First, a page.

South Korea will start importing medical marijuana within weeks

Five months after becoming the first East Asian country to legalize medical marijuana, South Korea is preparing to accept its first shipments of select cannabis-based medicines.

Next month, South Korea will become the first East Asian country to allow cannabis-based medicines to cross its borders.

Last November, lawmakers approved a bill amending the country’s Act on the Management of Narcotic Drugs ‘to allow non-hallucinogenic doses of medical cannabis.’

This week, health officials announced that the new law will go into effect on March 12th, and imports of select forms of cannabis are expected to begin shortly thereafter.


Although this new law represents one of the most liberal approaches to cannabis ever seen in East Asia, it is actually one of the world's most restrictive medical marijuana programs.

The country's Ministry of Food and Drug Safety (MFDS) will only allow the import of medical marijuana products that have received government approval from major world powers like the U.S. or the U.K. This restriction currently limits imports to two synthetic cannabinoids – Marinol and Cesamet – and two cannabis-derived pharmaceuticals – Sativex and Epidiolex.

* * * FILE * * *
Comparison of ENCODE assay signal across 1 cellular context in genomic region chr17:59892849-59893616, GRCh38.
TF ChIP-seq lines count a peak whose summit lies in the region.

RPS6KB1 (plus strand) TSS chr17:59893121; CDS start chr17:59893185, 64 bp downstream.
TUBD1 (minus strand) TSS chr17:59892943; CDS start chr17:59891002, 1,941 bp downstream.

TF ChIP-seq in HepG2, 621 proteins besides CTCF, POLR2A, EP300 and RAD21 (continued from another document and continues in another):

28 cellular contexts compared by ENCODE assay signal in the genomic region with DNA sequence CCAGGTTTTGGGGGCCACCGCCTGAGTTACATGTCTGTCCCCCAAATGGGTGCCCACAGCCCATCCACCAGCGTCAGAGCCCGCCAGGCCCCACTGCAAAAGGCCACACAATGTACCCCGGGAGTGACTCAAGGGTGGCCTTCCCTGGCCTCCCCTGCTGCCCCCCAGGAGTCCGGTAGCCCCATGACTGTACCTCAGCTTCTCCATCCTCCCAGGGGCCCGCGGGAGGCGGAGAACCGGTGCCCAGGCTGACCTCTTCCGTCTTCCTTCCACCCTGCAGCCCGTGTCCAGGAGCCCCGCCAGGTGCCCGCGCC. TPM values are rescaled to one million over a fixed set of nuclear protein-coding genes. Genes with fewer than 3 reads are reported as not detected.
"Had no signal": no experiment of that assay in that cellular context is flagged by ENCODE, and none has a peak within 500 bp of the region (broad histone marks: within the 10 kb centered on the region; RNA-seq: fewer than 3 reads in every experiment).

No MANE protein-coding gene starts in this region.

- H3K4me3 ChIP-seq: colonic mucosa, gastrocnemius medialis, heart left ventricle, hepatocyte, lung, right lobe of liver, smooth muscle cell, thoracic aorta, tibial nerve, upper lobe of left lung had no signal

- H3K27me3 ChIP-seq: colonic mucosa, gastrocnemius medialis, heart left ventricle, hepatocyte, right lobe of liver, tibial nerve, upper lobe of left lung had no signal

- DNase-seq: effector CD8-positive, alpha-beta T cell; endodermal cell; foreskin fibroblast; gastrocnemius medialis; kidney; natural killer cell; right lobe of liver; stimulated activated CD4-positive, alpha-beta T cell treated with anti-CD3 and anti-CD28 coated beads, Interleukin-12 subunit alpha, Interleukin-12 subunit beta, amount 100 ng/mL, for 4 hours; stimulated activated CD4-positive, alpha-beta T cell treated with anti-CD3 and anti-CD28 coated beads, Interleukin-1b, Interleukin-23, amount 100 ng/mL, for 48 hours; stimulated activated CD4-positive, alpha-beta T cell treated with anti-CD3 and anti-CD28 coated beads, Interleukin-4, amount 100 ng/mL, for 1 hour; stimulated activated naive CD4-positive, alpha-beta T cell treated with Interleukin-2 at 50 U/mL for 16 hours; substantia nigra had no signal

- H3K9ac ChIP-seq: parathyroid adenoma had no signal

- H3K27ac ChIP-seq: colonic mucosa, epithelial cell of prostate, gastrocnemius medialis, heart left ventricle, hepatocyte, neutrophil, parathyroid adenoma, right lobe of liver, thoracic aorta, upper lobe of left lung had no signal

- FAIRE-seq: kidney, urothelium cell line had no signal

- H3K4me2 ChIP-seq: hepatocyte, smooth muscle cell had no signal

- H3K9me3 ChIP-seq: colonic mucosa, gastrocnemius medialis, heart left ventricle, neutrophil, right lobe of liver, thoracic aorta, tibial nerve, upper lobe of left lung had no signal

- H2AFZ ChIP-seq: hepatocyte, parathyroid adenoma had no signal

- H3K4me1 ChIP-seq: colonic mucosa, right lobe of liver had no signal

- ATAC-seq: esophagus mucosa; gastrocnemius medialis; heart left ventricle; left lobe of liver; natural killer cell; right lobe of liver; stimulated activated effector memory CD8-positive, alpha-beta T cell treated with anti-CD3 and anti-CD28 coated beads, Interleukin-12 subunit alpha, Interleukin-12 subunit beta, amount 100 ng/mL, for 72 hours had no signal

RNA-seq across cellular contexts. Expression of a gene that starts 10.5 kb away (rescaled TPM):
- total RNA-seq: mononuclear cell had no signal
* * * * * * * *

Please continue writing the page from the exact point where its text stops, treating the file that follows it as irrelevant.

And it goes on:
The MFDS will allow individuals suffering from HIV, cancer, epilepsy-related disorders, multiple sclerosis, or other ‘rare or incurable diseases’ to receive these medicines, but only if no alternative medicine exists in the country.

Patients wishing to use cannabis treatments must submit their medical records, a full diagnosis of their condition, and a doctor's note stating that medical marijuana is the only possible treatment for their ailment. If their applications are approved, patients will receive their medicine through the Korean Orphan Drug Center, a government agency tasked with sourcing rare medicines for patients.


Despite these restrictions, the new medical marijuana law signals a paradigm shift in the country's approach to cannabis, which has been entirely illegal in South Korea for the last 50 years.

Punishments for possession and use of recreational pot still remain on the extreme side, ranging from five years' imprisonment to the death penalty.

The acceptance of medical marijuana, however limited, makes it clear that lawmakers are opening up to drug reform, and this may well be the first step in a broader push for cannabis tolerance throughout East Asia.